* But do you think, on the basis of your experience in central banking, that the Bramer Bank could have been saved, or was it doomed to fail?
For reasons I mentioned earlier, it would not be appropriate for me to provide you with a personal opinion on this matter. I will again refer you to the publicly IMF 2015 Article 4 report (Annex 1) which stated that the
“Bramer Bank’s collapse was eventually caused by severe liquidity problems and failure of shareholders to inject fresh capital. The bank was subsequently transformed into a state-owned entity, as the authorities believed that a disorderly collapse of the bank could spread through the financial system. The authorities’ intervention helped preserve financial stability, but encouraged moral hazard and entailed sizeable fiscal costs. The bulk of BAI’s liabilities have been transformed into debentures with payment distributed over five years for a total of Rs12.8 billion (3 percent of GDP). The short-term fiscal cost is estimated at over 1 percent of GDP. Over time, any recovery of the group’s assets may offset some of the cost of intervention.”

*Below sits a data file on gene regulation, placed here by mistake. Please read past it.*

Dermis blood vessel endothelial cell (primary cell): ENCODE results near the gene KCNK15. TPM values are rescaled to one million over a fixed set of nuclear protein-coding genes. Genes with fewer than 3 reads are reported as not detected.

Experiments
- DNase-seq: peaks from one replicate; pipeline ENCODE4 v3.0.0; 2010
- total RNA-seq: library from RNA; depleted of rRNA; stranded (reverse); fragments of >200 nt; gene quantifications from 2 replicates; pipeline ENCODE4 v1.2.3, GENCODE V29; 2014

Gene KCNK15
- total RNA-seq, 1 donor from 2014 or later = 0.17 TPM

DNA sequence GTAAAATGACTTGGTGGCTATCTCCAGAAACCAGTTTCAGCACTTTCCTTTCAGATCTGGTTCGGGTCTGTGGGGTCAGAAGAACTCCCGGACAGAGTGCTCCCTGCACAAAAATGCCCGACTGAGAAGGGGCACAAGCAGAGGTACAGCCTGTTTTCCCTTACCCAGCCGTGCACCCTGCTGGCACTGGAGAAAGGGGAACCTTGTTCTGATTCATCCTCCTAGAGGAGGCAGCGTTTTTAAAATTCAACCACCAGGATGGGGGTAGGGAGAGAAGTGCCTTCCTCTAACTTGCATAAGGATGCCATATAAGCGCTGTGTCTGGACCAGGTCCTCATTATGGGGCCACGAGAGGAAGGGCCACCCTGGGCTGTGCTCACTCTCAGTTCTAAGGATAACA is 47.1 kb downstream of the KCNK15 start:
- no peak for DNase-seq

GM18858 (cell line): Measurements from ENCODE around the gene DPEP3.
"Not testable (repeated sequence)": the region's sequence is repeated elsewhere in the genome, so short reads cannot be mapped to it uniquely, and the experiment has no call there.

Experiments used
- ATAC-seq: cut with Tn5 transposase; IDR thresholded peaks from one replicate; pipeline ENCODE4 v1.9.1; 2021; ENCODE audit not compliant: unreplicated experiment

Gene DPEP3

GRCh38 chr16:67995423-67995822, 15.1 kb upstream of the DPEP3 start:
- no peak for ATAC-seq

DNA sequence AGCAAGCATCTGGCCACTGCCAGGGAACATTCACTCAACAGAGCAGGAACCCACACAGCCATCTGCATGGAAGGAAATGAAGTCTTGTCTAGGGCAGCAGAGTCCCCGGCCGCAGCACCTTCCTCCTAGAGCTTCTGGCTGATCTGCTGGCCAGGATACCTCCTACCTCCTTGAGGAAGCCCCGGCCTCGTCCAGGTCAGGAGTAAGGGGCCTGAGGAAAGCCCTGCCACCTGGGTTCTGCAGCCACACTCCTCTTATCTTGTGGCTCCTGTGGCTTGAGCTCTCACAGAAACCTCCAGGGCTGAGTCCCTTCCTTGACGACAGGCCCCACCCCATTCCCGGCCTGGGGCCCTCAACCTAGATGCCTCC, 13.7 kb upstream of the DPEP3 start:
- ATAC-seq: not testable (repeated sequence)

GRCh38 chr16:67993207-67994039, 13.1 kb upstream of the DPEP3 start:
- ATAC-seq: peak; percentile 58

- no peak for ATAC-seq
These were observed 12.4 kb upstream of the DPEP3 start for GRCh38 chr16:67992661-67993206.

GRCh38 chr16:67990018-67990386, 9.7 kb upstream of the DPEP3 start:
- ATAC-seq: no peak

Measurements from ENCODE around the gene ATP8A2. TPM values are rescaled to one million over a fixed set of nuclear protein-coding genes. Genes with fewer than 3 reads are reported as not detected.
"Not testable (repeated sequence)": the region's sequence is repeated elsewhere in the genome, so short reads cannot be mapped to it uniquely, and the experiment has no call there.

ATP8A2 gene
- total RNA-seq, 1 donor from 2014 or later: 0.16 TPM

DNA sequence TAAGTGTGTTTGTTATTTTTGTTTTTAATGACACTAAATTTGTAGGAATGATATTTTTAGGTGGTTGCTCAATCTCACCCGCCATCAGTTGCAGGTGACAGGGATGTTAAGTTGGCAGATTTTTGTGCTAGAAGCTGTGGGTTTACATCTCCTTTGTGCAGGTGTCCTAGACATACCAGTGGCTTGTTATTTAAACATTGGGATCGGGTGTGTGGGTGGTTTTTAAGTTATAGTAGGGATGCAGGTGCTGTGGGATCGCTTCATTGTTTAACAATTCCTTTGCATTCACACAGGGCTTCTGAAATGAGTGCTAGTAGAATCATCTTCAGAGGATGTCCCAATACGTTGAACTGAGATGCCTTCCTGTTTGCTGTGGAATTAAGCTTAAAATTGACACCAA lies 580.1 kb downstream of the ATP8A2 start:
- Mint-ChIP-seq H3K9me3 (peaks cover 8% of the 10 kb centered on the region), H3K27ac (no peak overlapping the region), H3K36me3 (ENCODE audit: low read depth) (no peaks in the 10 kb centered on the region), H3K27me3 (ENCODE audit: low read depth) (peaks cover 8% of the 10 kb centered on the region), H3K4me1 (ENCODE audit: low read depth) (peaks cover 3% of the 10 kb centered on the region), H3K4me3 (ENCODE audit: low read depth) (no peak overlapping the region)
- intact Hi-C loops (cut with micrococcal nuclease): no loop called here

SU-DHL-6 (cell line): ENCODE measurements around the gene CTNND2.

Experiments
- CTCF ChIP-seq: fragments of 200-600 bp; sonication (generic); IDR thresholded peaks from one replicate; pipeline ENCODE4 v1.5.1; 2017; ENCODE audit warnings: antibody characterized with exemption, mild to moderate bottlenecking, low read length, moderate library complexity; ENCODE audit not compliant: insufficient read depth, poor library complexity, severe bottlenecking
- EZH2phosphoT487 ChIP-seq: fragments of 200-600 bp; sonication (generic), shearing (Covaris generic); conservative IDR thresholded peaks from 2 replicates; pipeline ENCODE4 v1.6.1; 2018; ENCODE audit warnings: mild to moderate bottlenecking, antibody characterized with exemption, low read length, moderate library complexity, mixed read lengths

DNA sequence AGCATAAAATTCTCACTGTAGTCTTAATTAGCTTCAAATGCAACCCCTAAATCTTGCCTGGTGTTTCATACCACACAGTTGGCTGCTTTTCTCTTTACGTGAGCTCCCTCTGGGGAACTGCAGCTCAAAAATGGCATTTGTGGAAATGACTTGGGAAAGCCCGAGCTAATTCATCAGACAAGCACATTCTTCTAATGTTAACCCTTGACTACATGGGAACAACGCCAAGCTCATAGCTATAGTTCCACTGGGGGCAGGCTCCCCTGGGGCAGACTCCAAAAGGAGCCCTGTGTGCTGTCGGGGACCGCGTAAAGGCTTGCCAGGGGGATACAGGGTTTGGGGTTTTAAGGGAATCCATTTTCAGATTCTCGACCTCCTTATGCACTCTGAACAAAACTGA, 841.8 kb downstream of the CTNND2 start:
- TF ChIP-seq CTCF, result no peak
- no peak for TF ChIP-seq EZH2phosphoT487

* It could be argued that the revocation of the Bramer Bank’s licence, which speeded up the downfall of the BAI Group, had an impact on the diversity of and dynamism within our private sector. What ensued in following years has been a gradual and sustained concentration of the economy in the hands of a few big corporates, contrary to the earlier objectives of the democratisation of the economic y programme of the Labour Party-led government…